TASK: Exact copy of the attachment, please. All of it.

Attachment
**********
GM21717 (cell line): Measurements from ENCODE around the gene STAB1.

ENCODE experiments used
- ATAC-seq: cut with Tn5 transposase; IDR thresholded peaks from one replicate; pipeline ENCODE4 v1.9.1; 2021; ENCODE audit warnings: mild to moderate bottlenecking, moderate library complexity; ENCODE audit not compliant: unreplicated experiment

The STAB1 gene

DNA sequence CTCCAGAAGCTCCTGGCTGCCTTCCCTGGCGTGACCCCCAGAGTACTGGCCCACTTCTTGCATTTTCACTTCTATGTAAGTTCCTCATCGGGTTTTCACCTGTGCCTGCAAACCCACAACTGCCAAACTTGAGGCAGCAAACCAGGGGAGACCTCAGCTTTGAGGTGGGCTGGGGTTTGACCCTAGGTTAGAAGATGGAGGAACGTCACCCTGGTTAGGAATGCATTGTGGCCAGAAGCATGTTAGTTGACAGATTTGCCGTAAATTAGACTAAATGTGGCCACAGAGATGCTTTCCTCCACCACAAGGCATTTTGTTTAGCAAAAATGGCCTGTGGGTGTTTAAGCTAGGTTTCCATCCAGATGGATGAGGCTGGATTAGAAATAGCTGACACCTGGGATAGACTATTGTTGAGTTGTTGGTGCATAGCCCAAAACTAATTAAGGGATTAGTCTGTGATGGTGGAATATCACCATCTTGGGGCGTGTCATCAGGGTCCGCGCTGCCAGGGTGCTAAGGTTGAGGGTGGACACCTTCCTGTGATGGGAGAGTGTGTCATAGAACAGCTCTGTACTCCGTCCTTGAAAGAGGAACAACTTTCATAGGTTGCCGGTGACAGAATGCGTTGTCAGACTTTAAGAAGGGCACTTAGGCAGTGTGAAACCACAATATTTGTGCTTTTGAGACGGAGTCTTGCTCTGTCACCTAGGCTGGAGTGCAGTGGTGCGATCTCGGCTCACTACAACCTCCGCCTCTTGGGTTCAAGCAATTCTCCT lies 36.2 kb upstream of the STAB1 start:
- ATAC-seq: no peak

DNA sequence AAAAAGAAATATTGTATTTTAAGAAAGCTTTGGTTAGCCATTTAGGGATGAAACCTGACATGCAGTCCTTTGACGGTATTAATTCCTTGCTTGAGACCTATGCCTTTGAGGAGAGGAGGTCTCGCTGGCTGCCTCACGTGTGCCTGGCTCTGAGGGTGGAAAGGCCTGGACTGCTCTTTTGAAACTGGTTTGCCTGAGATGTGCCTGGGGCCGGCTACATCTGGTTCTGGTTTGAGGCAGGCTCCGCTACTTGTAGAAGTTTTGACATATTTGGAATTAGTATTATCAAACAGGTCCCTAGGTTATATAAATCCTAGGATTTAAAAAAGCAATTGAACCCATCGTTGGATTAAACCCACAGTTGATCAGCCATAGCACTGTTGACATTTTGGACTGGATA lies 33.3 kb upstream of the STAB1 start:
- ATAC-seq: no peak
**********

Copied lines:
GM21717 (cell line): Measurements from ENCODE around the gene STAB1.

ENCODE experiments used
- ATAC-seq: cut with Tn5 transposase; IDR thresholded peaks from one replicate; pipeline ENCODE4 v1.9.1; 2021; ENCODE audit warnings: mild to moderate bottlenecking, moderate library complexity; ENCODE audit not compliant: unreplicated experiment

The STAB1 gene

DNA sequence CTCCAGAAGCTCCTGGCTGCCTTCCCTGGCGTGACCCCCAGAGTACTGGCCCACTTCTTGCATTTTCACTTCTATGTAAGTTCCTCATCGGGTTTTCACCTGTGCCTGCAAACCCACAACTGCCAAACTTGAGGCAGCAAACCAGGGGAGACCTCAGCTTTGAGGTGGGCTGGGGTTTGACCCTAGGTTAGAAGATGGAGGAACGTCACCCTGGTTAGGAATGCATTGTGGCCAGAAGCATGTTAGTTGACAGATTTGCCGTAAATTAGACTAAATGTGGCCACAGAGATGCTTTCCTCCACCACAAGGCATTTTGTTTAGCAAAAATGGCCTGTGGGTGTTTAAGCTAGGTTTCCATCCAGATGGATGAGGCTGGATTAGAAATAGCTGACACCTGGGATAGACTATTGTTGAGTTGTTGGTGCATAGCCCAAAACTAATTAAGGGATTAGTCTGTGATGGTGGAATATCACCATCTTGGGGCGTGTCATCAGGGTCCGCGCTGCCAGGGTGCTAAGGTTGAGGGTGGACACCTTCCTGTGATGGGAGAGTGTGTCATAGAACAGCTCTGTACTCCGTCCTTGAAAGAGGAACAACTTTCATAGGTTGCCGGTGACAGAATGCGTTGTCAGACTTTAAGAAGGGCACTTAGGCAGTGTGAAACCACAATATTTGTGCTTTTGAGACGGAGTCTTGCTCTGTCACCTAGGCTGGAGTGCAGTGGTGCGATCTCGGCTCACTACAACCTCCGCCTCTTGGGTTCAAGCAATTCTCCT lies 36.2 kb upstream of the STAB1 start:
- ATAC-seq: no peak

DNA sequence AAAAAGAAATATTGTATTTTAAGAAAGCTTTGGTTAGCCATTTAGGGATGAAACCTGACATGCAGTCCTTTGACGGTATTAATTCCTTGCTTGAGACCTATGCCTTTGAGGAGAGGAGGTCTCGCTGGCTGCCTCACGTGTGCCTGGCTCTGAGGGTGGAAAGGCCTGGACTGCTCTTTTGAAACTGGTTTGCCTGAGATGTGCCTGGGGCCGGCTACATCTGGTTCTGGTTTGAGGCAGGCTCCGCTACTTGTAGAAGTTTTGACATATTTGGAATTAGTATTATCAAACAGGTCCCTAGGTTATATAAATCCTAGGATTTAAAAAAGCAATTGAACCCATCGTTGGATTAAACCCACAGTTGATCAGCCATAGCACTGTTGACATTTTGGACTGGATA lies 33.3 kb upstream of the STAB1 start:
- ATAC-seq: no peak